Contributors to this prize-winning collection of contemporary poetry include Susan Keith, Kristopher Smotherman, Jacqueline Cooke, George R. Adams, Michael Burch, Lucille Lang Day, Christina Lovin, Judith Pacht, David J. Rothman, Frank Salvidio, Kathleen Browning, Nancy Meryl Bunich, Douglas W. Clark, K. Taggart-Hatlen, K.A. Hinkley, Jeff Howe, Carol Kanter, Mimi Moriarty, Daniel Waters, Robin Greene, Mary E. Donnelly, M.B. Powell, Tim Napier, Allen C. Jones, Gene Dixon, Maureen Cannon, Isaac Graf, Yvonne Nunn, Ian A. Hawkins, Christine Klocek-Lim, Linda Dousay, Belle Randall, Frank L. Ludwig, Rima Magee, Ryan Sawyer, Joseph Sherman, Kerry Wood, David W. Landrum, Lois Roisman, Matthew Haynes, Raymond Southall, Bruce Meyer, Joyce La Mers, Bobbi Dykema Katsanis, Meryl Raw, Philip Lewis, Peter Moltoni, M L Squier, Debbie Camelin, Noble Collins, Jessica Morrow, Tom Berman, Martin Steele, Johnmichael Simon, Peter Nash, Lynn Veach Sadler, Berwyn Moore, Susan Thomas, Dee C. Konrad, and John... More > Howard Reid.< Less
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By John Reid
Oct 15, 2009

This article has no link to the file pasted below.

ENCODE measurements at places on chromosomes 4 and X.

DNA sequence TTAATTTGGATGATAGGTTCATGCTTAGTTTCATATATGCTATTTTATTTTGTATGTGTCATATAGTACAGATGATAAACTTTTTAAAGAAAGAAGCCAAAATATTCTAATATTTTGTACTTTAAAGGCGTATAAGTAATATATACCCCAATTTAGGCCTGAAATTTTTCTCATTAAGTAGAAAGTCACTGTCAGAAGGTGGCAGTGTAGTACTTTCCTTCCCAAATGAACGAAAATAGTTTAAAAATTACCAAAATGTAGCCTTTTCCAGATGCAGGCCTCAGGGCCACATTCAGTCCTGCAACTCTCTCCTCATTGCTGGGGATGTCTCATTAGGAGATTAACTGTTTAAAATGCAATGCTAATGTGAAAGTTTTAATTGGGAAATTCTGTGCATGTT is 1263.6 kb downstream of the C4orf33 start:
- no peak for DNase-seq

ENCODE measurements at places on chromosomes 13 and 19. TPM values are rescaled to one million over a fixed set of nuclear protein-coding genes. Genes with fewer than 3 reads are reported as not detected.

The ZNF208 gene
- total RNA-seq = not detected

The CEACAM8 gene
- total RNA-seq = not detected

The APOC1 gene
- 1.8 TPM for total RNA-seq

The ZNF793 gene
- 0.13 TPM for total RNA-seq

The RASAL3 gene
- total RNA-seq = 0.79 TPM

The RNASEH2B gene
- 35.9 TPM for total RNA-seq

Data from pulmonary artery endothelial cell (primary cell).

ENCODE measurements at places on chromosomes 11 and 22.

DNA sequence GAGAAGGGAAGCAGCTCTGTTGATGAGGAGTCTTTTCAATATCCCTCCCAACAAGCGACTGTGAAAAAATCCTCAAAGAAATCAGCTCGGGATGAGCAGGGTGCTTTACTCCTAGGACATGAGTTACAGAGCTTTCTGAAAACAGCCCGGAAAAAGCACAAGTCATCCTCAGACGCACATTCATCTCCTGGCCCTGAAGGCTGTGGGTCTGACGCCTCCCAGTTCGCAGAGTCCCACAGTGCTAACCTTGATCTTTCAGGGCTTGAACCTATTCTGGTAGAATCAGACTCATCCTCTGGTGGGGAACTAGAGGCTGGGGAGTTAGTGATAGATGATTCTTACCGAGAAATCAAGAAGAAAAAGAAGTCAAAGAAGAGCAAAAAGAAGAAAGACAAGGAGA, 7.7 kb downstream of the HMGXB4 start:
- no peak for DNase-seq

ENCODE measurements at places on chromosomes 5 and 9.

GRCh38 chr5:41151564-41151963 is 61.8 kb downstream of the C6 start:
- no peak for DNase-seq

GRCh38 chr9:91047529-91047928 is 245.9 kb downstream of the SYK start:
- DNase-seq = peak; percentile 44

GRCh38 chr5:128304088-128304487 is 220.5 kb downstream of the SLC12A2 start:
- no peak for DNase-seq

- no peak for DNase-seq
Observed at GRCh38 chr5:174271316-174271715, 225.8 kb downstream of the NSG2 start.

"What Goes To Make An Award-Winning Poem?" Despite the book's sub-title, there are there are actually not 50 but 108 poems in this anthology, "Sailing in the Mist of Time". Of course, not all 108 are major award-winners. Some earned a "Commended" certificate and some were short-listed. But even a short-listed poem has a great deal to offer. Meryl Raw's entry, "Aftermath", speaks with seemingly effortless imagery directly to the heart of the reader: "I am a puppet/Suspended on commanding strings/Spiritlessly dancing/On command/Performing empty acts/Hanging on hope's hooks." Picturesquely imaginative imagery is often a feature of award-winning poems. In Tim Napier's commended entry, "Consolations", the poet can "hear the pine boards whisper/To the piano over there,/In the corner; they're going/To have a little hymn sing, Sunday, at 6/And my dead great aunt/Is going to play. The pony/Floats up out of the rug by the... More > bed/Where I slept as a child, comes/Whinnying down the back hallway/To see me. She wants me/To play horse. Shadows/from the larch trees planted/At three corners of the cottage/And cut down long/Ago, wash across the floor..." In many such entries, the images are cleverly sustained for a large number of stanzas. Sometimes, however, a poem is well served by brevity. Jeff Howe's highly commended "Horses in the Mist" is most effectively confined to two stanzas, each of six lines. The opening stanza: "When just before the day breaks free,/Rips loose the ragged reign of night./Clouds descend to hug the land,/Obscure the image from my sight/Of pastures where the grass is kissed/With dew, graze horses in the mist." These images are astutely reworked in the final stanza to bring the poem to a most effective close. So, imaginative imagery, cleverly sustained and brought to a powerful closure are often qualities found in award-winning poetry. Every poem in this book, whether it won a First, Second or Third Prize or a High Distinction or was Highly Commended, Commended or Short-Listed, appeals to the reader's mind, plays on his or her emotions, and presents not only something of beauty and insight, but, being poetry, sings to the soul.< Less
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